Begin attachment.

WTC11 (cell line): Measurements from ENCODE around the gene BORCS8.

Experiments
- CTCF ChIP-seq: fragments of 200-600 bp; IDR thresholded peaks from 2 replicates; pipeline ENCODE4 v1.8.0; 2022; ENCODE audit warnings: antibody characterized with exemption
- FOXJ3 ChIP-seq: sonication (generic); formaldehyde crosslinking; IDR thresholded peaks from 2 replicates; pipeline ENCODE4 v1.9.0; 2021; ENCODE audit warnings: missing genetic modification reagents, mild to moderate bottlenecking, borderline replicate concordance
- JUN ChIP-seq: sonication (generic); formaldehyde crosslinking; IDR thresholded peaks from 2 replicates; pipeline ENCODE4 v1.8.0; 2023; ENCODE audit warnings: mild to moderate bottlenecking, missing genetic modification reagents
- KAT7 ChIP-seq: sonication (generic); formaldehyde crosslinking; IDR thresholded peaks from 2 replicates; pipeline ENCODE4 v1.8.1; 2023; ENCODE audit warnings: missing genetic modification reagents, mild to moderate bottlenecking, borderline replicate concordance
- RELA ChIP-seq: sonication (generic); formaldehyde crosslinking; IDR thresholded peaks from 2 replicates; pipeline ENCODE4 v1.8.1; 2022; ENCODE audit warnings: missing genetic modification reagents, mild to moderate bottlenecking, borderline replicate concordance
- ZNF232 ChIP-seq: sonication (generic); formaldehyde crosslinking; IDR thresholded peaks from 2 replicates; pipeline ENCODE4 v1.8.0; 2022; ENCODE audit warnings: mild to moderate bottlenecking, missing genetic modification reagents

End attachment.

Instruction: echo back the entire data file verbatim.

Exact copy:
WTC11 (cell line): Measurements from ENCODE around the gene BORCS8.

Experiments
- CTCF ChIP-seq: fragments of 200-600 bp; IDR thresholded peaks from 2 replicates; pipeline ENCODE4 v1.8.0; 2022; ENCODE audit warnings: antibody characterized with exemption
- FOXJ3 ChIP-seq: sonication (generic); formaldehyde crosslinking; IDR thresholded peaks from 2 replicates; pipeline ENCODE4 v1.9.0; 2021; ENCODE audit warnings: missing genetic modification reagents, mild to moderate bottlenecking, borderline replicate concordance
- JUN ChIP-seq: sonication (generic); formaldehyde crosslinking; IDR thresholded peaks from 2 replicates; pipeline ENCODE4 v1.8.0; 2023; ENCODE audit warnings: mild to moderate bottlenecking, missing genetic modification reagents
- KAT7 ChIP-seq: sonication (generic); formaldehyde crosslinking; IDR thresholded peaks from 2 replicates; pipeline ENCODE4 v1.8.1; 2023; ENCODE audit warnings: missing genetic modification reagents, mild to moderate bottlenecking, borderline replicate concordance
- RELA ChIP-seq: sonication (generic); formaldehyde crosslinking; IDR thresholded peaks from 2 replicates; pipeline ENCODE4 v1.8.1; 2022; ENCODE audit warnings: missing genetic modification reagents, mild to moderate bottlenecking, borderline replicate concordance
- ZNF232 ChIP-seq: sonication (generic); formaldehyde crosslinking; IDR thresholded peaks from 2 replicates; pipeline ENCODE4 v1.8.0; 2022; ENCODE audit warnings: mild to moderate bottlenecking, missing genetic modification reagents